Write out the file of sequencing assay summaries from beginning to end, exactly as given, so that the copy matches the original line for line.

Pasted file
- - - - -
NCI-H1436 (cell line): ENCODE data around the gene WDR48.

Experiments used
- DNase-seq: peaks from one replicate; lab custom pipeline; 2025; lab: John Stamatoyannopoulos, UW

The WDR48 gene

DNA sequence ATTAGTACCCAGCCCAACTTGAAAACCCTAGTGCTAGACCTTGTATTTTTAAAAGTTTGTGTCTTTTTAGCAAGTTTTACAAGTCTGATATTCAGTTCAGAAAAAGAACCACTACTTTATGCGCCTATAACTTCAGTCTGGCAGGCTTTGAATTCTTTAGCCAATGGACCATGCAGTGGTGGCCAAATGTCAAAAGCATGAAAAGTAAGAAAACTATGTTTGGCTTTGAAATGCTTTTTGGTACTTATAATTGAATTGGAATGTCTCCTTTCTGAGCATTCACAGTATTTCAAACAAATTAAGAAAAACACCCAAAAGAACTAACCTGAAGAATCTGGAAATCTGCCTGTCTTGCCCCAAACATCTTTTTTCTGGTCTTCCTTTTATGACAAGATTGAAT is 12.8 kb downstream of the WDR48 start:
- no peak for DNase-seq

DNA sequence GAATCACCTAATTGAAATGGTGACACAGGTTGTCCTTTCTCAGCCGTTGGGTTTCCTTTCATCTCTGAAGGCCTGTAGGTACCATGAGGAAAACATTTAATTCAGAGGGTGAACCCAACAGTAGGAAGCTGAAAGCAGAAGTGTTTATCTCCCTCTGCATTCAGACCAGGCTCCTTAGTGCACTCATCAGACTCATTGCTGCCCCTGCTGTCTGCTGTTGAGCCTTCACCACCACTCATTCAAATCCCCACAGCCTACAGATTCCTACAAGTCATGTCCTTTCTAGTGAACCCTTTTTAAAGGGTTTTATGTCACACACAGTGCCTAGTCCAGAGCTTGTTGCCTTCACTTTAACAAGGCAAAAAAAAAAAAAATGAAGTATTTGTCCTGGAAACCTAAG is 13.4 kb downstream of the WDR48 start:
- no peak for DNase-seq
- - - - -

NCI-H1436 (cell line): ENCODE data around the gene WDR48.

Experiments used
- DNase-seq: peaks from one replicate; lab custom pipeline; 2025; lab: John Stamatoyannopoulos, UW

The WDR48 gene

DNA sequence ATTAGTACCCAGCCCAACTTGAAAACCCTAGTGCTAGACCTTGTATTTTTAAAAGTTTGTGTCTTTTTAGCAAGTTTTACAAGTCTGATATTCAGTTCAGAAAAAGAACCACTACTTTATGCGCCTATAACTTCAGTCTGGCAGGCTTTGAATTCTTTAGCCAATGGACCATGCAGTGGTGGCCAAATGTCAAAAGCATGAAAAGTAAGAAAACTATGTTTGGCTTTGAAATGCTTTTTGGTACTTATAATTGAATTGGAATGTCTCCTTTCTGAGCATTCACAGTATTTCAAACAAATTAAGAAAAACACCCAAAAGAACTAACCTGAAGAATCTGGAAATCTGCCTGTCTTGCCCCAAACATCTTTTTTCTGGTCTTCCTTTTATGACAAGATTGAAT is 12.8 kb downstream of the WDR48 start:
- no peak for DNase-seq

DNA sequence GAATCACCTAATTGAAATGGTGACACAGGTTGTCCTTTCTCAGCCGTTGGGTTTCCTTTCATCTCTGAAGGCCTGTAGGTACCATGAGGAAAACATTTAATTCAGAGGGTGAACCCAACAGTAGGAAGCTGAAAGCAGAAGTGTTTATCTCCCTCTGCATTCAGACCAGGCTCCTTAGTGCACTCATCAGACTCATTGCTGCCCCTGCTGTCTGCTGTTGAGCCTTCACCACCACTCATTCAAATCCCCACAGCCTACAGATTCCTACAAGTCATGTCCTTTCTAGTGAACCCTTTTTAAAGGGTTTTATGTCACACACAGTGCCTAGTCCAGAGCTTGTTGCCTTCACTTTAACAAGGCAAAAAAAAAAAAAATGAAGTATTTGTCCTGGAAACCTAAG is 13.4 kb downstream of the WDR48 start:
- no peak for DNase-seq